The harder the faithful argue against the not-so-new atheism, the plainer it becomes that their apologetics are mere question-begging. Consider John Haught. In an interview of modest length, he manages to pack in all the immodest errors of the hedged-bet, Pascalian, mainline-Protestant, middle-of-the-road theology that he (and many others) hold with such vanity to be the solution to the cavorting bands of radical materialists on one side and apocalyptic messianists on the other: the misreading of major continental philosophers; the habit of using the word nihilism with the same precision as an East German techno-grunge band; the habit of either over- or understating the epistemological claims of the scientific method as is convenient to his argument; the inexorable tendency to claim that while on the one hand, "scientific" knowledge not only can be but must be evaluated on terms external to itself, namely religious terms, religious experience and the unsubstantiable knowledge claimed by theistic systems about the physical and moral nature of the universe are whole to themselves and cannot be subject to such radical scientismical challenges as, "Prove it."
Most of the interview is pablum. It rehashes the old claim that science is insufficient to give us "meaning" and "hope," or else that it can give us meaning and hope, but it cannot "justify" our holding meaning and hope. You can see that Haught is a moving target--fortunately, a slow-moving one. The question of "meaning" is a hoary old diversion. Without defining what meaning is, religion claims that since science can't provide it, ergo God. Haught goes further, bundles meaning and hope into "purpose," and says rather grandly that since science can't offer an answer to this frankly ineffable question, faith takes the day. By faith he means only Western monotheism, by the way. Ask a Hindu, a Buddhist, or a man on the path of the Tao about his purpose and you will get something equally ineffable in reply. Atheists, scientific or otherwise, likewise find the emphasis on purpose odd. To quote the unfortunately effable drummer Neal Peart: "Why are we here? Because we're here." This sort of answer makes Western religionists uncomfortable because it doesn't accord them a privileged position in creation. All of the questions about purposefulness and consciousness that they raise; all of their insistence on the immaterial nature of the mind and the conscience; all of their objections about mechanistic explanations; these ultimately boil down to the last trench in their long battle to maintain a cosmology centered on man. Privileging human consciousness as uniquely unfit for natural inquiry is finally a bulwark against the idea that we are incidental to the universe: geographically, cosmologically, biologically, purposefully.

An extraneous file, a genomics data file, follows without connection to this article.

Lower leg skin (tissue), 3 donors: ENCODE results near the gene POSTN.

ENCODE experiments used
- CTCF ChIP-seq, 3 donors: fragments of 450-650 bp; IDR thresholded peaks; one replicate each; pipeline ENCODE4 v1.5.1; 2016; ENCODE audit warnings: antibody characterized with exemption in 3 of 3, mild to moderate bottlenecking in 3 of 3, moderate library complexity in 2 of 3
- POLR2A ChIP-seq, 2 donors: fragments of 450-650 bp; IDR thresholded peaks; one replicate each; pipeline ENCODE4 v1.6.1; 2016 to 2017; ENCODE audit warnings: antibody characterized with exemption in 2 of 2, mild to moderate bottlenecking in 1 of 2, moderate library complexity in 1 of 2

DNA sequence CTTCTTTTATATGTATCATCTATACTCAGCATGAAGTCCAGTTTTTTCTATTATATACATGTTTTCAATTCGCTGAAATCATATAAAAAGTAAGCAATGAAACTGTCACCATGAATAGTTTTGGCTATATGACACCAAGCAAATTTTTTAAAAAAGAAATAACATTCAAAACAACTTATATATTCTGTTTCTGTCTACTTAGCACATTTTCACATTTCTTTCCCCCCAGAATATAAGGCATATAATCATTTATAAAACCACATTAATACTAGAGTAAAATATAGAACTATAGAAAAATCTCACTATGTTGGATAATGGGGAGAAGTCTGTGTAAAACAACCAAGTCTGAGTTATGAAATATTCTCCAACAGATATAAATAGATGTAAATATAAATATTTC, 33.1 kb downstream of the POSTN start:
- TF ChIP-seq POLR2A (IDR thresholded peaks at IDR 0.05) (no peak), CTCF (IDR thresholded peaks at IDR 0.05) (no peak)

Haught would call this nihilism, which is really his way of saying that his own mind is too impoverished to imagine a moral order without external justification. In a word, authoritarian. In the absence of third-party validation, he can't accept any action or thought as virtuous. But, as I said before, this position itself, in his construction, requires no validation in turn. It just is. All objections to it, by origin of their externality, are necessarily small, mean, false. Meanwhile, he writes:
They [atheists] miss the moral core of Judaism and Christianity -- the theme of social justice, which takes those who are marginalized and brings them to the center of society.It is deeply debatable whether the central moral precepts of Judaism fulfill this formulation, firstly. But even if they did, let's throw down a gauntlet: Show me one example of a society in the history of Christendom in which the "marginalized" have been routinely brought "to the center of society." During the Barbarian migrations? The Carolingian renaissance? The Dark ages? High feudalism? The Age of Discovery? The Renaissance? The Enlightenment? Post-Enlightenment Europe? The 20th Century? When? Never is when. The moral imperatives that Christianity claims as its central concerns have never actually been effectuated within Christian society. How is that for purpose? Meaning? Hope?